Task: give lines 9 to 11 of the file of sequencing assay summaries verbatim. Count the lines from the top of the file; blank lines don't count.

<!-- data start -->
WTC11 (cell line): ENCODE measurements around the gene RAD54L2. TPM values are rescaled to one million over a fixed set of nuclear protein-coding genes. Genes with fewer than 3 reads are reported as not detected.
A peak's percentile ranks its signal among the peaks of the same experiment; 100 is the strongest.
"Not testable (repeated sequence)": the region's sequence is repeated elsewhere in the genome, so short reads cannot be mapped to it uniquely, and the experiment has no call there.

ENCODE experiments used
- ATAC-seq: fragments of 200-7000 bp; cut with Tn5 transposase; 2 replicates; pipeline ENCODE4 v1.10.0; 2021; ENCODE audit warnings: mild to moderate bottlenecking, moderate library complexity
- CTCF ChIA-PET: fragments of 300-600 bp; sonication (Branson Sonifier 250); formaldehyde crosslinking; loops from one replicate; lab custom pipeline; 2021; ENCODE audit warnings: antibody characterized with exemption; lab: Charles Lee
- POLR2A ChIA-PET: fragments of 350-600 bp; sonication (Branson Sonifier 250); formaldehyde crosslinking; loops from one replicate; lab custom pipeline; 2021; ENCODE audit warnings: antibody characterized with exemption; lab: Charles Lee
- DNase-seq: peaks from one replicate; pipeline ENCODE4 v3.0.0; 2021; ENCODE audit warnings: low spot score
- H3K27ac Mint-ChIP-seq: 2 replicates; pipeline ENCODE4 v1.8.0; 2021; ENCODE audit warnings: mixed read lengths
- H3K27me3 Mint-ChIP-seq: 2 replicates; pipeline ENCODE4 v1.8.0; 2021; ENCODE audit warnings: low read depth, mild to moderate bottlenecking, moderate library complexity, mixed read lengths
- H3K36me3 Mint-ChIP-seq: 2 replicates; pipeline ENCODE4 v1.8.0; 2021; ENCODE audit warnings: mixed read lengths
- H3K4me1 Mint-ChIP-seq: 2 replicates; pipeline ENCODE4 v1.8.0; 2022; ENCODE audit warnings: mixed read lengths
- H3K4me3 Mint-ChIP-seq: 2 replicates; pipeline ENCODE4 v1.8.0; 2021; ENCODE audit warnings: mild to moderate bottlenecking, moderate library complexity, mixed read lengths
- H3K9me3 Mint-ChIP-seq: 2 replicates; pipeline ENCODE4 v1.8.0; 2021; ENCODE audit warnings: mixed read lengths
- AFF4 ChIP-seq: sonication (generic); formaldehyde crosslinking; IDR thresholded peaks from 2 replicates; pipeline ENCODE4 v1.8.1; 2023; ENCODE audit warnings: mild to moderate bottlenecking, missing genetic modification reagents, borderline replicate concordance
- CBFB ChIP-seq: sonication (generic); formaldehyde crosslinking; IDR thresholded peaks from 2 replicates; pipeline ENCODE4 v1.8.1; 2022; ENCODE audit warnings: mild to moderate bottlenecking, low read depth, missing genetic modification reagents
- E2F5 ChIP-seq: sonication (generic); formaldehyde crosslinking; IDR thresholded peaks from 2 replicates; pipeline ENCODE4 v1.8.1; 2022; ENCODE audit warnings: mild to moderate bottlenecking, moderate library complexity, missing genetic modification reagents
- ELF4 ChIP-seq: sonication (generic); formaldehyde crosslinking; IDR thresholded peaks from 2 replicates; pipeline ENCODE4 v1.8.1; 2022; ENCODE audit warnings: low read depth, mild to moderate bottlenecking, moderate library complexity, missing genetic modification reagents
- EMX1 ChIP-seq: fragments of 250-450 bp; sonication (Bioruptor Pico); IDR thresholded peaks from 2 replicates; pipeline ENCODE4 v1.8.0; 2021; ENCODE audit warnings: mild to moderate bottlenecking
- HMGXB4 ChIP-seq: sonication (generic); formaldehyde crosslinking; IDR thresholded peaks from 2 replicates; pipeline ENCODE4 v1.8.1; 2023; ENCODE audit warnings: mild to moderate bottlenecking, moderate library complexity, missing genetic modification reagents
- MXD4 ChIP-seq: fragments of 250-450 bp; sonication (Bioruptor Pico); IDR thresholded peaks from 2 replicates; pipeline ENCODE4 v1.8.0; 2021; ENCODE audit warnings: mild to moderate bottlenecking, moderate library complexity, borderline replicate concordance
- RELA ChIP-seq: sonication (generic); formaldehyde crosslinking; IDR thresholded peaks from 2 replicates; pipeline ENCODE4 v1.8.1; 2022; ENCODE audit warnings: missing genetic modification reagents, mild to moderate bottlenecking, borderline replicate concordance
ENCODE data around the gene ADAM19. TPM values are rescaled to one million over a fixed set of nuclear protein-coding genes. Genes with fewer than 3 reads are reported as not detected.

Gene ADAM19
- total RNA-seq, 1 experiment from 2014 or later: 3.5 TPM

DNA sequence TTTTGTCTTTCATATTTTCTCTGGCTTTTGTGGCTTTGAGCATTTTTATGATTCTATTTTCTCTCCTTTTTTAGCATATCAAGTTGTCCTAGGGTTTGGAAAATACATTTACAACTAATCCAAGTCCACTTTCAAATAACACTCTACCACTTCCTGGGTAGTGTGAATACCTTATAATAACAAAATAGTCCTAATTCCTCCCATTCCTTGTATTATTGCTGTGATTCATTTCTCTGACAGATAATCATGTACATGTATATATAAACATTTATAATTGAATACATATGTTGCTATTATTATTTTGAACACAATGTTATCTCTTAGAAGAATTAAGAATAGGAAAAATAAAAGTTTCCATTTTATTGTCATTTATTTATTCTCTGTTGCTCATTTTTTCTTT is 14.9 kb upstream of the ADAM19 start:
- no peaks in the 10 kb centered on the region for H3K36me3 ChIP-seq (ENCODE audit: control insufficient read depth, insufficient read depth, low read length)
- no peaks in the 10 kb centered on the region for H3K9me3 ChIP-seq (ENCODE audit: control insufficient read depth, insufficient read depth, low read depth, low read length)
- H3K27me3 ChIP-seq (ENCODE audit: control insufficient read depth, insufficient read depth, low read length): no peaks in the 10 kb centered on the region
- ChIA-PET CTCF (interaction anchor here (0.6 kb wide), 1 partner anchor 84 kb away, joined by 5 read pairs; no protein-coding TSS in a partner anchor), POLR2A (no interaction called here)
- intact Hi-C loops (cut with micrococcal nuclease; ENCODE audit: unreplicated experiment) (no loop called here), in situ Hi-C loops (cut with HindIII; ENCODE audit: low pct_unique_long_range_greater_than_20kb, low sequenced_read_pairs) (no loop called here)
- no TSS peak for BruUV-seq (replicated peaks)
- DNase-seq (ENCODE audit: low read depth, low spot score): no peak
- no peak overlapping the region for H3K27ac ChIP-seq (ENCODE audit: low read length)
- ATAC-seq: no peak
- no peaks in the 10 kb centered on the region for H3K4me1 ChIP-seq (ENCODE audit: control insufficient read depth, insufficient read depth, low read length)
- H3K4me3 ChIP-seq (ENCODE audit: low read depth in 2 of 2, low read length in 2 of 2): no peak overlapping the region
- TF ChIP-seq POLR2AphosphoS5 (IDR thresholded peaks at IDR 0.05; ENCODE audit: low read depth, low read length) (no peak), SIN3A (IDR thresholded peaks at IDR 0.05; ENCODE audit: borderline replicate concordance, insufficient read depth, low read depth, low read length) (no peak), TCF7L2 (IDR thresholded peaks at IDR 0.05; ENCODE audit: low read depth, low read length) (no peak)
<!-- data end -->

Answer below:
- H3K27ac Mint-ChIP-seq: 2 replicates; pipeline ENCODE4 v1.8.0; 2021; ENCODE audit warnings: mixed read lengths
- H3K27me3 Mint-ChIP-seq: 2 replicates; pipeline ENCODE4 v1.8.0; 2021; ENCODE audit warnings: low read depth, mild to moderate bottlenecking, moderate library complexity, mixed read lengths
- H3K36me3 Mint-ChIP-seq: 2 replicates; pipeline ENCODE4 v1.8.0; 2021; ENCODE audit warnings: mixed read lengths